Before there were luncheons with world leaders, Sidey honed his craft for years. He studied journalism at Iowa State University and worked for his family’s paper in Greenfield and local newspapers in Council Bluffs, Iowa and Omaha. No job was too small for the man. He made the move to a bigger market by freelancing for Life magazine while still living and working in the Midwest. This eventually secured him a full-time job there, and after several years at Life, Sidey moved onto Time magazine. He did not ascend to his column, “The Presidency,” overnight.

Be Mindful

When he was not returning to Iowa for a visit, or wining and dining with world leaders, Sidey was sitting poolside with the president. (One of his most memorable interview settings was the White House pool, where he interviewed President John F. Kennedy while he took a dip.) Several of the relationships he developed with presidents blossomed into lifelong friendships. The access Sidey enjoyed is a sharp contrast to the “media is the enemy” message that comes from White House today.

There may be a grain of truth in that message. In his book “Portrait of Presidents,” Sidey acknowledged the business had changed greatly over his lifetime. Where there were once 12 White House correspondents, there are now as many as a hundred, he wrote. And, with each succeeding president, they poke and peer with increased ferocity, looking for a story for the evening broadcasts, morning newspapers and the instant internet.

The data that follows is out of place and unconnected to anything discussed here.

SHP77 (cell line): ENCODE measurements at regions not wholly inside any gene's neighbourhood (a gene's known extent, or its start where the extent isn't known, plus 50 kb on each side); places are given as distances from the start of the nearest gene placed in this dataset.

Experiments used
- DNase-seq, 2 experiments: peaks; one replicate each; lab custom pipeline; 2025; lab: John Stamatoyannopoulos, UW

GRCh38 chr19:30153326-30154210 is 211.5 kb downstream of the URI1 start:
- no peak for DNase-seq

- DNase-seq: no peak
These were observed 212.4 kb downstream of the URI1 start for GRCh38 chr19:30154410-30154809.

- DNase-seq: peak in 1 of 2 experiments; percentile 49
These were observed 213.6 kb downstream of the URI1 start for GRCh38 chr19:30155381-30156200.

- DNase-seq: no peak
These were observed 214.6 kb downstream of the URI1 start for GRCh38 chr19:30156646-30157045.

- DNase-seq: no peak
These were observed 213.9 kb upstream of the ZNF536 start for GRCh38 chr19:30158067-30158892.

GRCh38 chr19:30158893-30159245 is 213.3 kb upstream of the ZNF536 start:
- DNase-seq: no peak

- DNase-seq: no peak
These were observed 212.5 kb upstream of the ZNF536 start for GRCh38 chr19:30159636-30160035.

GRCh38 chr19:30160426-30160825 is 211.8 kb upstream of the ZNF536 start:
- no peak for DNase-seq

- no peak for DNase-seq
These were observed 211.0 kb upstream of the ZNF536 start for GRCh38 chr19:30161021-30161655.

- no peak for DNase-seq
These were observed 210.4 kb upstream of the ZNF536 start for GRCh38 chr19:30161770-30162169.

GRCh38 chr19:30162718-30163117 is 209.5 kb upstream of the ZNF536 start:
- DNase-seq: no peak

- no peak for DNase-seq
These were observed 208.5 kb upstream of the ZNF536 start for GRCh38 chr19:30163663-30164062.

With the added scrutiny, modern presidents increasingly avoid off-the-cuff moments. They seem to desire to script every public interaction. They erect barriers between themselves and the press by surrounding themselves with advisors and spokespeople whose primary concern is to uphold the their image.

As a result of this focus on image, the presidency has become unpolitical. Today’s presidents and top politicians more often than not are media stars first; they are guided by how they think their actions will play out in the media, rather than a commitment to act with other politicians for the greater good.